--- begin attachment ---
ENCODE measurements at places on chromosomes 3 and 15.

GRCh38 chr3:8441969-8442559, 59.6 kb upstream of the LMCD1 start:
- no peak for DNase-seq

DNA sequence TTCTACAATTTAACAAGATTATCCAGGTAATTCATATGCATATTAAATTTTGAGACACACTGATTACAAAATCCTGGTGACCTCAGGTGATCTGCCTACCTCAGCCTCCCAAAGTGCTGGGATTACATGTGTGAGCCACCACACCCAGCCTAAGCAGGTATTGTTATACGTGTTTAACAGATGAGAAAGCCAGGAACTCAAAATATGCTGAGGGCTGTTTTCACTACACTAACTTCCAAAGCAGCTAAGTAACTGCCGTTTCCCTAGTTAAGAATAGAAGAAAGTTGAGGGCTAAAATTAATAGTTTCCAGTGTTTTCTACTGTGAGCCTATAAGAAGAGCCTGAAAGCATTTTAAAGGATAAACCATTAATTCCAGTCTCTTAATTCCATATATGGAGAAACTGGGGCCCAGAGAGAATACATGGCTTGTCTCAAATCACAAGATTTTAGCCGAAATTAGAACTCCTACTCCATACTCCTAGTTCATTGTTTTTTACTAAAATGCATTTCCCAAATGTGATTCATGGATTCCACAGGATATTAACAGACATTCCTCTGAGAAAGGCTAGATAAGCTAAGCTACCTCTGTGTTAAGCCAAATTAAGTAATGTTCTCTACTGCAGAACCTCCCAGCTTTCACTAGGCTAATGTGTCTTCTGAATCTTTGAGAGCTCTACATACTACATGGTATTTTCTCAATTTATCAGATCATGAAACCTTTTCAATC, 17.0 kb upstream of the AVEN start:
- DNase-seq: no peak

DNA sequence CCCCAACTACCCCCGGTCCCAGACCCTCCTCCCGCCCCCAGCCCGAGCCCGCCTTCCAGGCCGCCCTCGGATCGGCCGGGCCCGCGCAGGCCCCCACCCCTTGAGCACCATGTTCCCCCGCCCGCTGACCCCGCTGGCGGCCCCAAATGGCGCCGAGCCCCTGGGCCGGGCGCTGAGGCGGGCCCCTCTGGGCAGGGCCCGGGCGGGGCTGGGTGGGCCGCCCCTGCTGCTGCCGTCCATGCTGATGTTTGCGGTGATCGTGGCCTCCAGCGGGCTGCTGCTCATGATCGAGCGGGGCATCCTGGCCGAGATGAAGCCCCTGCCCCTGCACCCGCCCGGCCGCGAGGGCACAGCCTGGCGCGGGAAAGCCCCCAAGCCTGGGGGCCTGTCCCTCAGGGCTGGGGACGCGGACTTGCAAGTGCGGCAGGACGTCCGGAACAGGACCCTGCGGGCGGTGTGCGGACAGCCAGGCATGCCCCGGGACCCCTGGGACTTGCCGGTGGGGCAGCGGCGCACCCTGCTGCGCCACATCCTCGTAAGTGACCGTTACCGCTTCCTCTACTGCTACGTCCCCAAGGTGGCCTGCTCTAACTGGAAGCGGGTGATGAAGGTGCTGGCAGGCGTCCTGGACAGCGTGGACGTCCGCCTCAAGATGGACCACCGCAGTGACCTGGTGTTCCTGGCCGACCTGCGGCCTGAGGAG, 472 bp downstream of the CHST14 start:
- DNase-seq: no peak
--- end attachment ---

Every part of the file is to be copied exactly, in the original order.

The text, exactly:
ENCODE measurements at places on chromosomes 3 and 15.

GRCh38 chr3:8441969-8442559, 59.6 kb upstream of the LMCD1 start:
- no peak for DNase-seq

DNA sequence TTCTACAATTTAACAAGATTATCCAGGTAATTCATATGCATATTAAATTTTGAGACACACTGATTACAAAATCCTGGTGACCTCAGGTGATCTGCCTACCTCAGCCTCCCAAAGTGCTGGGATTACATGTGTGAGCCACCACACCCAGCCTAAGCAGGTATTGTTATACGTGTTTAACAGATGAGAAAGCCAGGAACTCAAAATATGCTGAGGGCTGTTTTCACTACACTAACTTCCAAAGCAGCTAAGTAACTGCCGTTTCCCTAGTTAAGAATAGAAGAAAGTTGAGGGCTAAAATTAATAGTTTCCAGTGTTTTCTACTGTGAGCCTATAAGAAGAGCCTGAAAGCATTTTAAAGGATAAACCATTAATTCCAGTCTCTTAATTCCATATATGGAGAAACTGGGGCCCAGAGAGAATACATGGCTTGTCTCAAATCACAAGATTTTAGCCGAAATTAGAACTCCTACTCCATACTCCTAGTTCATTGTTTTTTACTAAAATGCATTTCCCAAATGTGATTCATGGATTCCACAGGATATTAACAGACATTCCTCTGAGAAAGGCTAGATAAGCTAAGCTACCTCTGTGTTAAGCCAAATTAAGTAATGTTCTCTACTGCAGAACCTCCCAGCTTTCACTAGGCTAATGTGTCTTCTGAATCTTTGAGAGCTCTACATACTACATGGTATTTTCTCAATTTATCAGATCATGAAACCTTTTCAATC, 17.0 kb upstream of the AVEN start:
- DNase-seq: no peak

DNA sequence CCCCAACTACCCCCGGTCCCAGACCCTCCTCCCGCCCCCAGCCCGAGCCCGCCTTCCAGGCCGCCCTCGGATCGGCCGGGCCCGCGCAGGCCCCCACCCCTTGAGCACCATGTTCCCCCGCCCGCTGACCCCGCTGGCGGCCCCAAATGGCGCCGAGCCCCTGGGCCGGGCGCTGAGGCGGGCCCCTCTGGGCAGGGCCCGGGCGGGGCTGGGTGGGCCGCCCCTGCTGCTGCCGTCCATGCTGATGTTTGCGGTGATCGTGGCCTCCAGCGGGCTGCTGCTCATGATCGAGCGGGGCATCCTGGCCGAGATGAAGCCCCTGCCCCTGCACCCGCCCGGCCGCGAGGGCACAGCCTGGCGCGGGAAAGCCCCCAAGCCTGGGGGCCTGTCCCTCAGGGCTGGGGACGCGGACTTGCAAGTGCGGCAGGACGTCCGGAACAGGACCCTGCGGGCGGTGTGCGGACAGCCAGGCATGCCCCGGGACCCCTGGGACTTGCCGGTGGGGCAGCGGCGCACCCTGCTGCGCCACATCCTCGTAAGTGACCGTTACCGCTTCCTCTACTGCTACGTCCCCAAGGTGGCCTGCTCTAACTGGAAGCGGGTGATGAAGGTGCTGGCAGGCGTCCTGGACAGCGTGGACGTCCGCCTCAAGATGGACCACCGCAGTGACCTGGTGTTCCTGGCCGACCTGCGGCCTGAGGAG, 472 bp downstream of the CHST14 start:
- DNase-seq: no peak